How did the Cold War develop? 1943–56
The Cold War, 1956 - 1969.
The Berlin Crisis
The Cuban Missile Crisis
The Tehran, Yalta and Potsdam Conferences
Germany’s invasion of Russia in 1941 forced Stalin to seek military help. As we have seen, despite the very different political systems in Russia, the United States and Great Britain, the threat of a common enemy brought the Allies together. The leaders of the three powers (or their representatives) met relatively frequently, declaring their shared beliefs as a way of maintaining morale at home. In 1942 the Atlantic Charter gave support for the principle of national self-determination. The next year at the Casablanca Conference America reassured Russia that there would not be a compromise peace with Germany, but it remained to be seen how much these ‘promises’ made in the midst of a desperate military situation could be carried out at the end of the war.
By the end of 1943 as the war situation improved, the Big Three started to look forward to the prospects for peace. At the Teheran Conference in November Stalin met with Churchill and Roosevelt for the first time. The Red Army had just begun to push the Germans back after the Battle of Stalingrad, the Germans had been forced out of Africa, Italy had been invaded and America had halted the Japanese in the Pacific. In more confident mood, the Big Three made it clear that they had one aim: the destruction of Germany and Japan. Britain and America agreed to open a second front against the Germans early in 1944 by invading northern France. Stalin, in turn, promised to enter the war against Japan as soon as Germany was defeated. After the war Russia was promised compensation in Poland, whilst Poland would gain some German territory, and all the leaders agreed on the idea of a new world peace organisation to replace the League of Nations.
The Yalta Conference (February 1945)
The conference at Yalta in the Crimea was the first of the conferences in 1945 to try to plan out the future after the end of the war. It was attended by Stalin, Roosevelt and Stalin, although Roosevelt was already ill and died two months later.
At the time (still during the war), Yalta was thought to be a great success. Agreement was reached on a number of points, including:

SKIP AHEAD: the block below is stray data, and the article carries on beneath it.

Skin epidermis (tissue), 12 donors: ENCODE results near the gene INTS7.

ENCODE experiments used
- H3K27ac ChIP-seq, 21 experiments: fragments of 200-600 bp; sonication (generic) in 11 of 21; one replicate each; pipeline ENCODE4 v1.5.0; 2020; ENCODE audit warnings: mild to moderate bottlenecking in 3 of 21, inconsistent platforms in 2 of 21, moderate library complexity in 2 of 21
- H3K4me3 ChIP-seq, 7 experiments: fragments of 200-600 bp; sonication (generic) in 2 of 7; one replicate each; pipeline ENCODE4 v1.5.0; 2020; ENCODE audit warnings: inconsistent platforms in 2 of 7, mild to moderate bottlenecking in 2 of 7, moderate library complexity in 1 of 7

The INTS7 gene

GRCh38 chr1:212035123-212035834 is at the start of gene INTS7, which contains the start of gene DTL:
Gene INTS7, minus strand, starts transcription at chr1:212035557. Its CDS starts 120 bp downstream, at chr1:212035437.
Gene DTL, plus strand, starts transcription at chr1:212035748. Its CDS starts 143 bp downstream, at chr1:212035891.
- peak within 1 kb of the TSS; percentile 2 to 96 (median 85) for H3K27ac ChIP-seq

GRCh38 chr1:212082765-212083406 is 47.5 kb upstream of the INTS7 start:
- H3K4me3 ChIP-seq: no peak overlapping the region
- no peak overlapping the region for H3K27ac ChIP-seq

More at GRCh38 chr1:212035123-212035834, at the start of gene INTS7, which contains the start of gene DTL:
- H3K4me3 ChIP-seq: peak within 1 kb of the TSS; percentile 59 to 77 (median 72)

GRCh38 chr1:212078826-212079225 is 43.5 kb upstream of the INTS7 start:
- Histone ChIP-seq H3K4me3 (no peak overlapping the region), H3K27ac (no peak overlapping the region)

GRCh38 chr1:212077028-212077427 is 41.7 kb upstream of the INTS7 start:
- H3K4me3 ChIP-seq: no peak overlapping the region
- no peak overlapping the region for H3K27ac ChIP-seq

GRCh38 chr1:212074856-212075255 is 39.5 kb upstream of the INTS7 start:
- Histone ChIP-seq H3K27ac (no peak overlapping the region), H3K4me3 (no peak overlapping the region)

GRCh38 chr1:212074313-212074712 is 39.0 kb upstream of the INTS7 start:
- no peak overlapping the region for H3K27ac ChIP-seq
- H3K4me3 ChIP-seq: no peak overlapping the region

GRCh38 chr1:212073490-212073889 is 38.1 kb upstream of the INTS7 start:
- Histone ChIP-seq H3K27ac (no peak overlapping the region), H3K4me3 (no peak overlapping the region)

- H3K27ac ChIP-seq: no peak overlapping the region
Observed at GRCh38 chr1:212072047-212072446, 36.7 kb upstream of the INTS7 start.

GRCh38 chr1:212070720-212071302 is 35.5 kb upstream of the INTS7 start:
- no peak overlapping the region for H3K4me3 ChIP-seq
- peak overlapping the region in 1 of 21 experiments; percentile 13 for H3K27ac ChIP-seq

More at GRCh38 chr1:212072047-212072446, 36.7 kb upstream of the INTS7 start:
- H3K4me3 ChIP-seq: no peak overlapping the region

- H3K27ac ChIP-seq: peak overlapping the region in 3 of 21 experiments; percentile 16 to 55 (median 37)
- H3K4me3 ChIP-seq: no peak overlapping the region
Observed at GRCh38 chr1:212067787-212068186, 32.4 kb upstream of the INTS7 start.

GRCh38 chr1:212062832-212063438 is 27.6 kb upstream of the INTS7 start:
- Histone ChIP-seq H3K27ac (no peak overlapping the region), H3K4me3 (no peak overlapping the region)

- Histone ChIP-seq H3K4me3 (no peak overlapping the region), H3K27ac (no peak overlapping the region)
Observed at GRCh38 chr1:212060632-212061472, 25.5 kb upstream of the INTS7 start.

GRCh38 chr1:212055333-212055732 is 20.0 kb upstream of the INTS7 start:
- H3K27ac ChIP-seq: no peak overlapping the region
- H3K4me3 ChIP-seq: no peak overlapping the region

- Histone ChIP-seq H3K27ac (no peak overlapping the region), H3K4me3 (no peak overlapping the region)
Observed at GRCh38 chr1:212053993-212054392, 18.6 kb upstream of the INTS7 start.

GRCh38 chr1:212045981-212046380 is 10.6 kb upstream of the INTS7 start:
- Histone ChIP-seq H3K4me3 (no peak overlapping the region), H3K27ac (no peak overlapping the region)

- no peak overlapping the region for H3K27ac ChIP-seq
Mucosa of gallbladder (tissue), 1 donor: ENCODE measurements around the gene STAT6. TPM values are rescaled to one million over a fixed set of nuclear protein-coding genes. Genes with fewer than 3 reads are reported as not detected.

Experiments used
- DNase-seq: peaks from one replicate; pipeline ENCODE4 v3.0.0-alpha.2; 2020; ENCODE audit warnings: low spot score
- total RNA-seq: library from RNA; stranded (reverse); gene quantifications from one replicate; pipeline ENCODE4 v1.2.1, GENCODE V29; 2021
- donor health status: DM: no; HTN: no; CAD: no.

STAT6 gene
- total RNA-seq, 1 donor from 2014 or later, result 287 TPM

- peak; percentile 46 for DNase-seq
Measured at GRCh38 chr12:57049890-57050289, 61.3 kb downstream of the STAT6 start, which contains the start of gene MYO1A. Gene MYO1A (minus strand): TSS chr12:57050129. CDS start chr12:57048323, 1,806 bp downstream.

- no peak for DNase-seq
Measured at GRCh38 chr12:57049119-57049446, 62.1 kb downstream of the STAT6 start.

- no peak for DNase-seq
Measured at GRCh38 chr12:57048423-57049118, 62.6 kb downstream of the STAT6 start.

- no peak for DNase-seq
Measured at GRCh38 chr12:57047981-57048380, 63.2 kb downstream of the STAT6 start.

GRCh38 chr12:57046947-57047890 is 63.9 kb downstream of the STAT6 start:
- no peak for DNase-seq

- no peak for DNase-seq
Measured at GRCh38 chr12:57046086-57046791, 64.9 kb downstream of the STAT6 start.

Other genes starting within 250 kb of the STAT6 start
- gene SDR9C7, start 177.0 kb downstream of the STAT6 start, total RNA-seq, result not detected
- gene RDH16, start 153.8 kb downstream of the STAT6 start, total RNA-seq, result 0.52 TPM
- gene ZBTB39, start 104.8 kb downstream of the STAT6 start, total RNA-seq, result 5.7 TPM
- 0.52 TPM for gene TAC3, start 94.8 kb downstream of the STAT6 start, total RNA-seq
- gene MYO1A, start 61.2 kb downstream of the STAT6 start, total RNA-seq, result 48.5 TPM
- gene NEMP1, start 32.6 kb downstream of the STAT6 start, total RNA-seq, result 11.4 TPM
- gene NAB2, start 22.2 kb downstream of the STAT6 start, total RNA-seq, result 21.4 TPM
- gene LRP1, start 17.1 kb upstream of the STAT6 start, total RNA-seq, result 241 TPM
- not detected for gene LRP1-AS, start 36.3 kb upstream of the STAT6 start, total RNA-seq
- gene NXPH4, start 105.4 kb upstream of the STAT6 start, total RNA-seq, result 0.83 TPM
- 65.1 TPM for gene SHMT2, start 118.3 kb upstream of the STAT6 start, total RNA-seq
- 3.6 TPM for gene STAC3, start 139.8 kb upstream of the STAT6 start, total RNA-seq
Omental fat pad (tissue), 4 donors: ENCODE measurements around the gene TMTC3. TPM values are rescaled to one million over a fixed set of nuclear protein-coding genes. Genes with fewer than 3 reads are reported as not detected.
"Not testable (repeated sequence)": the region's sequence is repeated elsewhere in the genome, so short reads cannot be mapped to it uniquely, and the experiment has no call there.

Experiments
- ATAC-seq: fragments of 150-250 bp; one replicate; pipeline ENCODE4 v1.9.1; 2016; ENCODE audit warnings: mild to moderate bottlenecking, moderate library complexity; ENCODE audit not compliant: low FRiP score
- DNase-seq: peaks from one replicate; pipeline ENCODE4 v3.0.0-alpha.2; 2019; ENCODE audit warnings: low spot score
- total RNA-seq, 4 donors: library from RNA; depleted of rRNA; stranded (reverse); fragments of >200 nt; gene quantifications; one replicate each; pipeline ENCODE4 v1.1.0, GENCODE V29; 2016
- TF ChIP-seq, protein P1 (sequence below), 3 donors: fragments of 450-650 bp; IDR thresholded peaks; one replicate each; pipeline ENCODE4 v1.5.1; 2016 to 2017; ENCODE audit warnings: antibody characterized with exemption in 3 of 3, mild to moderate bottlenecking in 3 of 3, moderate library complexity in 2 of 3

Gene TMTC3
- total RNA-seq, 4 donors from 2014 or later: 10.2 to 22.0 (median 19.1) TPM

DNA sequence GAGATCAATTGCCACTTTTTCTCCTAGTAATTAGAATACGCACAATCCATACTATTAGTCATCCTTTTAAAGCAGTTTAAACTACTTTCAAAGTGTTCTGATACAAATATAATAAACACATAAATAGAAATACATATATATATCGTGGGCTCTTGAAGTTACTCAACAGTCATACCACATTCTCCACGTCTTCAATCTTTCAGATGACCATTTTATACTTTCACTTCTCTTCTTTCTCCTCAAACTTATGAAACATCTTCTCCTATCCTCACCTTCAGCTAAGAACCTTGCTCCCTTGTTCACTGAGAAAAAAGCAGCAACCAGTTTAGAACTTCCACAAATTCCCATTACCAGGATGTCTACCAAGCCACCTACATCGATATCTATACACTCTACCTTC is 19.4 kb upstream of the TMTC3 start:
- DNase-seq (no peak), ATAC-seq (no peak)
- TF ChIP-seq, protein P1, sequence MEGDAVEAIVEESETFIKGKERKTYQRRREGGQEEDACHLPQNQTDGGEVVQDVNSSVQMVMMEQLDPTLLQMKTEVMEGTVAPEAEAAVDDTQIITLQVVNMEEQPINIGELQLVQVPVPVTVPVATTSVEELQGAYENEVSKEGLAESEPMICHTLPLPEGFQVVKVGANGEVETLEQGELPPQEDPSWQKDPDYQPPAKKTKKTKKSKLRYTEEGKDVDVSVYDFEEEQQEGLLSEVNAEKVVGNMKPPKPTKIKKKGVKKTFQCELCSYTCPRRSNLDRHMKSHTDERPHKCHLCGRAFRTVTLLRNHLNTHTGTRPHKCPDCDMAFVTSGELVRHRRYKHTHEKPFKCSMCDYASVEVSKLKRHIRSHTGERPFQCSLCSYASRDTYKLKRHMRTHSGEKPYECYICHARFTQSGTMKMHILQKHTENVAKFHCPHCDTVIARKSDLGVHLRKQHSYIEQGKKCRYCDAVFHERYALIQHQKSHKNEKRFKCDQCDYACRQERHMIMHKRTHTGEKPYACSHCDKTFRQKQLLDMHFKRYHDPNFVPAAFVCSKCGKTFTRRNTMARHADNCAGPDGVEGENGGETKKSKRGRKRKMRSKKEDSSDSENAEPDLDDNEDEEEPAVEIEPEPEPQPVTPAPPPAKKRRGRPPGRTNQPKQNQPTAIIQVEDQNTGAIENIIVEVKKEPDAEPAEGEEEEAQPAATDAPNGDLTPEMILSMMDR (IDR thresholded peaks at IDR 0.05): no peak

* establishment of a United Nations Organisation
However, there were already some signs of mutual suspicion developing at Yalta. In return for joining the war against Japan, Stalin wanted territorial compensation in Manchuria and the whole of Sakhalin Island. Poland posed even greater problems. As the Russians swept through Poland in 1944/5 they established a new communist government in Lublin, despite the fact that there was already a Polish government-in-exile in London. It was agreed at Yalta that some members of the non-communist London-based government should be allowed to join the Lublin government, while, in return, Russia would be allowed to keep the strip of Eastern Poland she had occupied in 1939. Nevertheless, Roosevelt and Churchill refused to agree to Stalin’s demands that Poland should be given all German territory east of the Rivers Oder and Neisse.
So, to sum up the Yalta Conference, whilst some agreements had been secured, it was by no means certain that promises during wartime would be carried out and grounds for mutual suspicion grew.
The Potsdam Conference (July 1945)
After the German surrender in July 1945 the Big Three met again in Potsdam, just outside Berlin. The main representatives were Stalin, Truman (Roosevelt’s successor as President of the USA) and Churchill (who was then replaced by Clement Attlee after the Labour victory in the British general election of 1945). The conference revealed a distinct cooling-off in the relations between East and West.
The war with Germany was over, but no agreement had been reached on her long-term future beyond what had been decided at Yalta. It was understood that Germany should be disarmed, the Nazi Party disbanded and its leaders tried as ‘war criminals’. Truman and Churchill had already been antagonised because the part of Germany east of the Oder-Neisse line occupied by Russian forces was being run by the pro-communist Polish government. This was precisely what Churchill and Roosevelt had refused at Yalta. What was more, the Polish government had started to expel some 5 million Germans living in this area.
Even so, a few clear agreements were reached:
* For the time being, Germany was to be run by a Control Council made
up of the four military commanders of the four zones
Just as significant as what was said at Potsdam was what was not said. Truman did not inform Stalin about the nature of the atomic bomb, though he did inform Churchill at the conference. A few days after the conference ended, two atomic bombs were dropped on Japan and the war ended quickly on 10 August without the need for Russian aid against Japan. Even so, the Russians declared war on Japan on 8 August and invaded Manchuria. Though they annexed south Sakhalin as was agreed at Yalta, they were allowed no part in the occupation of Japan.
The world had entered the nuclear age, but in doing so further tensions
and suspicions had developed between the East and the West.